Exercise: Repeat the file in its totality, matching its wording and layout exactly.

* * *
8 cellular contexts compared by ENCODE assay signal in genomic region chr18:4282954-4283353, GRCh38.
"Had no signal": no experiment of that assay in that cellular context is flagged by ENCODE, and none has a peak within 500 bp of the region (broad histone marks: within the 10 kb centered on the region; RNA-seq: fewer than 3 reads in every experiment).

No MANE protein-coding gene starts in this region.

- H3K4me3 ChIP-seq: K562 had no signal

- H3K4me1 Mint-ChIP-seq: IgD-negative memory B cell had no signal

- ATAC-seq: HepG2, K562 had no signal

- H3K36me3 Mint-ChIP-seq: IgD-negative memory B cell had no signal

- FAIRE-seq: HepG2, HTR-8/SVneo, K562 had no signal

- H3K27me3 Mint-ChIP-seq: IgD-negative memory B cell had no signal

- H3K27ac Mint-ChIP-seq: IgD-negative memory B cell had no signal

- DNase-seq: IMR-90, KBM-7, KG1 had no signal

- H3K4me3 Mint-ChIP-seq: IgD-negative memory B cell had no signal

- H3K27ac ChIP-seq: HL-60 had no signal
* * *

8 cellular contexts compared by ENCODE assay signal in genomic region chr18:4282954-4283353, GRCh38.
"Had no signal": no experiment of that assay in that cellular context is flagged by ENCODE, and none has a peak within 500 bp of the region (broad histone marks: within the 10 kb centered on the region; RNA-seq: fewer than 3 reads in every experiment).

No MANE protein-coding gene starts in this region.

- H3K4me3 ChIP-seq: K562 had no signal

- H3K4me1 Mint-ChIP-seq: IgD-negative memory B cell had no signal

- ATAC-seq: HepG2, K562 had no signal

- H3K36me3 Mint-ChIP-seq: IgD-negative memory B cell had no signal

- FAIRE-seq: HepG2, HTR-8/SVneo, K562 had no signal

- H3K27me3 Mint-ChIP-seq: IgD-negative memory B cell had no signal

- H3K27ac Mint-ChIP-seq: IgD-negative memory B cell had no signal

- DNase-seq: IMR-90, KBM-7, KG1 had no signal

- H3K4me3 Mint-ChIP-seq: IgD-negative memory B cell had no signal

- H3K27ac ChIP-seq: HL-60 had no signal